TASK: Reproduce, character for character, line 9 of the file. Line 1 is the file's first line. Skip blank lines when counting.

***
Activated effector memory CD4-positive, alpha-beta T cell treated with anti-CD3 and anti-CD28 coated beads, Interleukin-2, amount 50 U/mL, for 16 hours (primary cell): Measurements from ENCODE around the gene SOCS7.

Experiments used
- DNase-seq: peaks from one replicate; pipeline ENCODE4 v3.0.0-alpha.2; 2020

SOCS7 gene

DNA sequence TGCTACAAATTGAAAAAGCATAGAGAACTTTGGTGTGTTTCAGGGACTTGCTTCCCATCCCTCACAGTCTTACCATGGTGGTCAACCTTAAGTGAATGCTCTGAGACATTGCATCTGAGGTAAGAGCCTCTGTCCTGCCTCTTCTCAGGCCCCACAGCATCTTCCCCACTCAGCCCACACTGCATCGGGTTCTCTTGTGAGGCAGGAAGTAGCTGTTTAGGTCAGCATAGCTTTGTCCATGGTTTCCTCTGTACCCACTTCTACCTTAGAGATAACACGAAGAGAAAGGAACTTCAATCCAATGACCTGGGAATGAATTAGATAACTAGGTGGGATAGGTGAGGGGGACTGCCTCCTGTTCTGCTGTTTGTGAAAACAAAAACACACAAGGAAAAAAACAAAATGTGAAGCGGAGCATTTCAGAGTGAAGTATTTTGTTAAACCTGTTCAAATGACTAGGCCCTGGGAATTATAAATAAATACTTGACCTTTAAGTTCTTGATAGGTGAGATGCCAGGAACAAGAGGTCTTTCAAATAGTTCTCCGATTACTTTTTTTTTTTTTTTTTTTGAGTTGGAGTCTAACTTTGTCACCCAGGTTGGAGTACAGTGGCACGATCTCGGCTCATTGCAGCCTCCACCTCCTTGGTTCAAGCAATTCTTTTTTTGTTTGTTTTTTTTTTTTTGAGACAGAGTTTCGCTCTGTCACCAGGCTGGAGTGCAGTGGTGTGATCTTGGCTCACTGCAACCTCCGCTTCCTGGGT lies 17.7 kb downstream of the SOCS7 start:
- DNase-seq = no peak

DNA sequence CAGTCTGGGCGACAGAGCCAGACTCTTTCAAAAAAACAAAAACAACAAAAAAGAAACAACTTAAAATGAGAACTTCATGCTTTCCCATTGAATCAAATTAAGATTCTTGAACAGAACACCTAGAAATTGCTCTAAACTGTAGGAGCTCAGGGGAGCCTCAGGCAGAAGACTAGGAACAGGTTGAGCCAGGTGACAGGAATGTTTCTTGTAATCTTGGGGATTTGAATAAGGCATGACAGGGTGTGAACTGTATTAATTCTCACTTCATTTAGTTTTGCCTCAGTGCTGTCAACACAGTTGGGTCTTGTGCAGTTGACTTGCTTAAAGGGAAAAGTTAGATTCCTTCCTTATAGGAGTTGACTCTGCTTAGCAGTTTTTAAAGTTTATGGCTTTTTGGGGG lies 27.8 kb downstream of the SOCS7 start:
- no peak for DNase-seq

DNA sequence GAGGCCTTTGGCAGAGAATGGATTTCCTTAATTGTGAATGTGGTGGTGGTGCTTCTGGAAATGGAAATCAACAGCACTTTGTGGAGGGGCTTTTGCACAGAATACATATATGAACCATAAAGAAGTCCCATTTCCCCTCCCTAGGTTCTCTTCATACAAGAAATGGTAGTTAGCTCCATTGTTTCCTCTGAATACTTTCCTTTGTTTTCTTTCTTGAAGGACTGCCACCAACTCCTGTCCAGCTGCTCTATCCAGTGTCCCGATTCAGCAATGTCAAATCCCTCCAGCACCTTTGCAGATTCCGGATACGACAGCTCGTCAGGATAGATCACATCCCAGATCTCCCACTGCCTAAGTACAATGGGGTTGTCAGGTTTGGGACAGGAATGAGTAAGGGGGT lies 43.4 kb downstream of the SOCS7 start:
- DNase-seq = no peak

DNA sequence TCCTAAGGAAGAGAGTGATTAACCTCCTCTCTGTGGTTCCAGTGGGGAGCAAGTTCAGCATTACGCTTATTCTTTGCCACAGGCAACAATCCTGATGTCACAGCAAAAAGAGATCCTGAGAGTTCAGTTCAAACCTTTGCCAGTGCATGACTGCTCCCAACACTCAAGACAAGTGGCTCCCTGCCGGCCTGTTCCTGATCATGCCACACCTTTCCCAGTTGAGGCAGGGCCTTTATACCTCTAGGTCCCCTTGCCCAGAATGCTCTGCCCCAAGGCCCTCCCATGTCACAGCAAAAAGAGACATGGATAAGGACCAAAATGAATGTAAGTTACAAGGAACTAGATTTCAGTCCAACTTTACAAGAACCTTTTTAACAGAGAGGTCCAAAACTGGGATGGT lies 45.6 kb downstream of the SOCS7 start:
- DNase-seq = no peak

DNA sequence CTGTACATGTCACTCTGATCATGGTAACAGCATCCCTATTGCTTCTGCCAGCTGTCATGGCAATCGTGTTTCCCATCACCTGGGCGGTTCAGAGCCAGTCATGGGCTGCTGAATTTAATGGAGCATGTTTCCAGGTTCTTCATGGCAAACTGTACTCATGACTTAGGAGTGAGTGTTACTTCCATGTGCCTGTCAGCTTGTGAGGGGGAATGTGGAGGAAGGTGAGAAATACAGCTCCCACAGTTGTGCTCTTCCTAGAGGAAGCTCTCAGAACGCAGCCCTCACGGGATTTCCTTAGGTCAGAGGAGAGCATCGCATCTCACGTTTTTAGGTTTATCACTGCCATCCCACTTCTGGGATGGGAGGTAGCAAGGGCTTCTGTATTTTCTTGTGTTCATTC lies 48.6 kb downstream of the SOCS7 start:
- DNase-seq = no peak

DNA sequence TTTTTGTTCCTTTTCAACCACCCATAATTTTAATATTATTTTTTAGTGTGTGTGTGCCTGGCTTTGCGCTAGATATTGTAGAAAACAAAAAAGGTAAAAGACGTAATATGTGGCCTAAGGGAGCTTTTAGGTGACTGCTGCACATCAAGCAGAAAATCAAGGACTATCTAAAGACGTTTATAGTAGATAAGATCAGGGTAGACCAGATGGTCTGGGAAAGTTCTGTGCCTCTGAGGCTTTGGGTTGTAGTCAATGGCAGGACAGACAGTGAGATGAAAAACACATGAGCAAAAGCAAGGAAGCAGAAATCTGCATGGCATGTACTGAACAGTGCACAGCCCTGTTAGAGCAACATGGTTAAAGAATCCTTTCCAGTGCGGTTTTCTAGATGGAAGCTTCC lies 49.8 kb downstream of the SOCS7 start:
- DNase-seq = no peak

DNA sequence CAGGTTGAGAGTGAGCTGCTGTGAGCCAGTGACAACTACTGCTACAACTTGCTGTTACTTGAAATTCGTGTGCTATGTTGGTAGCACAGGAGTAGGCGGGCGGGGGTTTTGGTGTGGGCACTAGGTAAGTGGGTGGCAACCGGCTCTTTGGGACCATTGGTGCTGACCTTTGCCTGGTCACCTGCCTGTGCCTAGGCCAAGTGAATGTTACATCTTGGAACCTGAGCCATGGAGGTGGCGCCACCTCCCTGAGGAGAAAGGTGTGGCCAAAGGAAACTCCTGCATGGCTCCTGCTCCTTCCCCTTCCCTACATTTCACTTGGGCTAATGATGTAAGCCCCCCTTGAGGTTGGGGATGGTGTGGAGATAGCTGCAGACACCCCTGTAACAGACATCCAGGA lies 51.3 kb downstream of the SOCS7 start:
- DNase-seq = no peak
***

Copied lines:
DNA sequence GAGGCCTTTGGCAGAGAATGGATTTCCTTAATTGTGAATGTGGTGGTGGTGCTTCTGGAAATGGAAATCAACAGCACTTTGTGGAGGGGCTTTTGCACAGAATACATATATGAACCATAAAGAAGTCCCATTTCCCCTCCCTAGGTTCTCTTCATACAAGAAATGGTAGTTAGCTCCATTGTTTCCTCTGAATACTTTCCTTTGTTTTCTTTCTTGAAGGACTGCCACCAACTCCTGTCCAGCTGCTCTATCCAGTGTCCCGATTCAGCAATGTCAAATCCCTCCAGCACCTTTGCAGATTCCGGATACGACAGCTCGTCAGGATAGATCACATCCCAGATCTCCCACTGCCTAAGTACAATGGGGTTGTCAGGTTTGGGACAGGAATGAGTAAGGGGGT lies 43.4 kb downstream of the SOCS7 start: